In an essay on Rush Limbaugh I stated,
“I like my coffee black and my NFL football straight.”
This was a send up on Joe Namath’s quip “I like my women blond and my Johnny Walker Red.” I almost never care or want to know anything about an athlete’s personal life, political opinions, peccadilloes, or anything beyond their contribution to winning the contest. It simply gets in the way of enjoying the sport. Athletes compete to win. Fans enjoy competition and gravitate toward those who win. This is why we watch sports. So I try to tune this other stuff out.
Sometimes you cannot. An extreme example is Michael Vick. In his “personal life,” he liked to kill dogs. Vick was one of the 3 most popular players in the NFL prior to being caught as the kingpin of dog fighting. I cannot watch Vick. He can apologize from now until doomsday but I will not watch him (accept, perhaps, to see him lose.) Interestingly, athletes have not received much attention from the sports press for extramarital affairs. It does not show up on the radar screen like steroid use, gambling, off field violence etc. Athletes are different than politicians in that sense. Super Bowl QB, Ben Rothlisberger, was even accused of sexual assault this summer, and it was a background story at best.
So why is the Tiger Woods story generating such heat? He may be the greatest athlete relative to his own sport in history. He is also a cultural figure, not merely a sports figure. His relationship with his father, in particular, has shaped our image of Woods as a strong “family values” person. I think if the story had been only what the National Enquirer had written, he might have skated by. But Elin Woods was not going quiet into the good night. Most people heard about the car accident before they knew of the Enquire article. Everything about the car accident story was bizarre in its own right. The combination was deadly.
All Tiger fans feel deflated, even me. We loved everything about the guy. As my wife –who is not a sports fan at all — said, “I am so disappointed.” Obviously, he is a different person than we thought. It is kind of a bummer. A few people even have tried to create a “personal is the political” gender story out of this. Hanna Rosin threw down the gauntlet with a self contradictory piece about gender-neutral domestic violence laws.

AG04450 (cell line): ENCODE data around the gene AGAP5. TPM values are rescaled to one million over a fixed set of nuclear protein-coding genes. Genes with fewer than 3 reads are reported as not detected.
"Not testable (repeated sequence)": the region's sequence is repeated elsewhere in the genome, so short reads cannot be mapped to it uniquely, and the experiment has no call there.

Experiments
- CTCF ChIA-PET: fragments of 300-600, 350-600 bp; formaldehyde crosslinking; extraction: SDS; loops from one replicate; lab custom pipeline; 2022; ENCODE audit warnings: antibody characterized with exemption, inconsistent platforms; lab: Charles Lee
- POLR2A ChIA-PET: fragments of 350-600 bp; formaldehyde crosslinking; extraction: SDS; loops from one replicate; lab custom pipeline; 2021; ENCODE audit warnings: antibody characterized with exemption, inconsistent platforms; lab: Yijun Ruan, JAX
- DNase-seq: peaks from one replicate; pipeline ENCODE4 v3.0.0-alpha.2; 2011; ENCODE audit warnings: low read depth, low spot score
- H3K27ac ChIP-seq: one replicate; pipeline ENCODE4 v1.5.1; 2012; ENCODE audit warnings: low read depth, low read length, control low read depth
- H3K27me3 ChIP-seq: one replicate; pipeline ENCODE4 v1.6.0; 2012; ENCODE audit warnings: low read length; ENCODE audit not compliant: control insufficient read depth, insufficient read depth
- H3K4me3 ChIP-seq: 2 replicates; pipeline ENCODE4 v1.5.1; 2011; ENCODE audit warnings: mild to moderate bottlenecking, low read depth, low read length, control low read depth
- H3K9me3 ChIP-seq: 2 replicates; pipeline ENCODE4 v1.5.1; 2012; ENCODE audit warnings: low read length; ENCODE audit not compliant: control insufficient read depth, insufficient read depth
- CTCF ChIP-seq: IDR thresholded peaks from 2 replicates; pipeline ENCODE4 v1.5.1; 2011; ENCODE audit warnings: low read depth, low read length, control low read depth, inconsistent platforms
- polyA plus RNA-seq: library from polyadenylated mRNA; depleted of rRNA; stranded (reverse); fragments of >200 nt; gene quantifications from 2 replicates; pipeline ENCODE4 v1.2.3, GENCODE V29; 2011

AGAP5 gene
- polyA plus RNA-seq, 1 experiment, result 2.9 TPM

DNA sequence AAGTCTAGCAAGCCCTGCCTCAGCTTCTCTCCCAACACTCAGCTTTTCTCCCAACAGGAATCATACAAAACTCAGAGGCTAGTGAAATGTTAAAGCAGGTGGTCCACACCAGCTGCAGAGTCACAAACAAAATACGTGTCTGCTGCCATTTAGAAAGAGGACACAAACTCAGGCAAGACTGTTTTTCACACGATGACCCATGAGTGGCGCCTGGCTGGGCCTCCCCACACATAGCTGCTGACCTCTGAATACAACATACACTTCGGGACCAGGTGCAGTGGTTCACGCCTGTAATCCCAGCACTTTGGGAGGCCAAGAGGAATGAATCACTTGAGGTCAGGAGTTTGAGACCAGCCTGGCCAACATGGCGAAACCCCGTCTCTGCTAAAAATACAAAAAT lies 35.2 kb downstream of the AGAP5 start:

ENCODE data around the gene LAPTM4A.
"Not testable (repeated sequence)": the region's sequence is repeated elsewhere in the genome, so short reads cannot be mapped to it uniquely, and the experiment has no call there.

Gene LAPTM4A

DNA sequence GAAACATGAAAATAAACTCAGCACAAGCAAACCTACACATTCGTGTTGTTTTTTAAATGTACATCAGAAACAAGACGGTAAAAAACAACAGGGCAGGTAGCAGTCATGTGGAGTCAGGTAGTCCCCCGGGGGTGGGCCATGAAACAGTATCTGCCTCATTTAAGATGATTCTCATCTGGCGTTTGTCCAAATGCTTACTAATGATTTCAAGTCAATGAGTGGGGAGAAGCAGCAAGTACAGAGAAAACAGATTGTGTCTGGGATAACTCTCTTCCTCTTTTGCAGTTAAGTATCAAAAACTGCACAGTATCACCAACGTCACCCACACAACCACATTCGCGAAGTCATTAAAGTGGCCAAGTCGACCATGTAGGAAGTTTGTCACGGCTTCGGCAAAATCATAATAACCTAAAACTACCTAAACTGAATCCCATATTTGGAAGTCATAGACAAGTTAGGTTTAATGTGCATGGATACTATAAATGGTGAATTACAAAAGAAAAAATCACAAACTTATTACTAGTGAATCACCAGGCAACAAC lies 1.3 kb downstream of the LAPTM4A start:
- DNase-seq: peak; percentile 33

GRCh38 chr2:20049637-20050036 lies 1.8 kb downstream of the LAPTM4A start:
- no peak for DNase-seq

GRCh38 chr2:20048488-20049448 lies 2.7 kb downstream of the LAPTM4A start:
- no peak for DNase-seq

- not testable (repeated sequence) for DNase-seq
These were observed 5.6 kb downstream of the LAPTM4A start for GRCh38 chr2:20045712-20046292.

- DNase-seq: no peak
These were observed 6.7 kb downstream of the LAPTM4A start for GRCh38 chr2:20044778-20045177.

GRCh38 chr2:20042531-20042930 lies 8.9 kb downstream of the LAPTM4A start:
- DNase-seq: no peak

Others talk about how poorly Tiger has “handled” the story. What’s there to handle? He got caught cheating on his wife in front of the whole world. Both he and Elin feel humiliated, for different reasons of course. The last thing I want to see is some Mark Sanford style public apology.
Woods is desperately trying to prevent any economic bleeding. It all seems pretty cold. The Chicago Tribune reported that Elin’s prenuptial agreement was rewritten to pay her an additional $55-80 million if she can hang on for 2-7 more years. They have let it be known that they are seeing a counselor “several times a day” at their home. The self described “advocate of family rights and feminist causes,” Gloria Allred, has suddenly silenced her client, Rachel Uchitel. The speculation is Uchitel will receive a big payment. There may be a flock of others ready to be quiet if they can get in on the action. Most of all, he has likely been on the phone with sponsors. Neither he nor they want this gravy train to go dry. There is a methodical “Tiger-ness” to it all.
He missed his own tournament this week, “due to injuries from the car crash.” Given the circumstances, everyone is probably glad. At some point he will face the public. None of us know, or have the right to know, what is really going on between he and Elin. We do have a right to not watch him or buy his sponsors’ products.
But ultimately, I am true to my sports principles. I will continue to watch with interest as Woods tries to break Jack’s Majors record, although initially — maybe — with less fervor. Certainly I’ve rooted for more adulterers than I will ever know (or want to know) in sports. I have definitely bought their records/CDs and watched their movies. Why would I stop now? When it comes to sports, I still like my coffee black and my PGA Golf straight.